The Export Import Bank of Japan has agreed to provide a pounds 125m loan facility, pounds 30m of which will be drawn next year to fund initial construction work.
The remaining pounds 175m needed to complete the 15-mile link from Heathrow to Paddington station in London will be raised through a mixture of short and long-term loans, BAA said.
The Heathrow Express, a 70:30 joint venture between BAA and British Rail, is due to enter service in December 1997. More than 6 million passengers a year are expected to use the service, which will operate four times an hour and cut the journey time to 16 minutes.
Trains will run on 11 miles of newly electrified existing railway track from Paddington to Hayes in west London, before branching off into a new four-mile tunnel to Heathrow.
Confirmation of the agreement with the Japanese came as Eximbank announced that it is to locate its European operations in London with the appointment of a resident executive director responsible for lending in Europe, the Middle East and Africa.
Eximbank is a non-subsidised institution owned by the Japanese government. The agreement with BAA is part of its initiative to lend to projects in OECD countries.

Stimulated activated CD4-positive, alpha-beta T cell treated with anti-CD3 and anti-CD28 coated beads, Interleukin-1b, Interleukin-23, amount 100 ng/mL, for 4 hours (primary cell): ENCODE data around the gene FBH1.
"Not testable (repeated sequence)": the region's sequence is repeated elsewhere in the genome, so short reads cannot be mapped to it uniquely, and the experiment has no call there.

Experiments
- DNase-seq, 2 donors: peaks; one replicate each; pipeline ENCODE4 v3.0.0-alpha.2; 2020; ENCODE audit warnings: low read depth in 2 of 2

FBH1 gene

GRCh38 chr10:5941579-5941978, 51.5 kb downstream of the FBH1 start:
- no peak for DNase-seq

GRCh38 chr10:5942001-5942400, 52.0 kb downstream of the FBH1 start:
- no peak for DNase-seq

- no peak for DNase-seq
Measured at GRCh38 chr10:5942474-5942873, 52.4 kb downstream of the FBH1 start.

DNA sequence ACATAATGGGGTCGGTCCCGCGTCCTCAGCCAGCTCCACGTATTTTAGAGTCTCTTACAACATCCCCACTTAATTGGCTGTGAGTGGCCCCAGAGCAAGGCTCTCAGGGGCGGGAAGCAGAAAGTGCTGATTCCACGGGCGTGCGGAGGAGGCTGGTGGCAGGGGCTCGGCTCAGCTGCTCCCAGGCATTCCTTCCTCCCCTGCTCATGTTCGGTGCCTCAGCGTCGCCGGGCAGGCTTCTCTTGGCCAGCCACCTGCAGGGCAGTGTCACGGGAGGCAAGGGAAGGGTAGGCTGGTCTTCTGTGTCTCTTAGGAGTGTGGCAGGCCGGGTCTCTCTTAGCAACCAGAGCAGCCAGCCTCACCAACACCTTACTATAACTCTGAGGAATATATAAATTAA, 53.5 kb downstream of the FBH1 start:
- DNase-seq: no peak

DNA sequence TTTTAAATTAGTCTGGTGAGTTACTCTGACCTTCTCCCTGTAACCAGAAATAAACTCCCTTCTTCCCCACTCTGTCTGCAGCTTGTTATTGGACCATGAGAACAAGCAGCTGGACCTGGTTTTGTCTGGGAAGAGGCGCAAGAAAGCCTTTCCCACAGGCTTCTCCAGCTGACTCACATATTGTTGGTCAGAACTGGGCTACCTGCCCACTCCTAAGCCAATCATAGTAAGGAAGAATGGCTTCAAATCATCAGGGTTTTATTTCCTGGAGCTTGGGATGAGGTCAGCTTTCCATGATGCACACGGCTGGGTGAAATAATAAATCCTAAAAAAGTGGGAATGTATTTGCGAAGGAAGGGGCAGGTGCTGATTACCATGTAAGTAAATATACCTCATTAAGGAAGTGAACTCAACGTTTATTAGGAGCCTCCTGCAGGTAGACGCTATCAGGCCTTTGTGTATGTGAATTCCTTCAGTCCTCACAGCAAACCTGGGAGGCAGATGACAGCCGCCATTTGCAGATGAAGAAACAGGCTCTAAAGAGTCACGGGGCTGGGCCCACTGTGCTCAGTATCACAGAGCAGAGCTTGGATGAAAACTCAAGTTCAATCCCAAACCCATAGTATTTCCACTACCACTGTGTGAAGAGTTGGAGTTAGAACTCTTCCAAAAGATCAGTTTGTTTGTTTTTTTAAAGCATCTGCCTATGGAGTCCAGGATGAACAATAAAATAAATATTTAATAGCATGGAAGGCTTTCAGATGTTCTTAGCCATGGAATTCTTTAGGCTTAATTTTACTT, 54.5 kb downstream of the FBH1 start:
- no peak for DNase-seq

Stephen Dorrell, Financial Secretary to the Treasury, said Eximbank's backing for the project demonstrated the confidence of overseas investors in the Government's initiative to attract private finance into public infrastructure projects.
Passenger traffic at BAA's seven airports rose to 7.4 million in October - a 7.9 per cent increase on the same month last year. Stansted again recorded the biggest increase, handling 23 per cent more passengers.
Traffic at Heathrow was up 7.3 per cent while Gatwick, which had been suffering from a slight drop in numbers, registered a 7 per cent increase thanks to a late surge in package holidays.Reuse content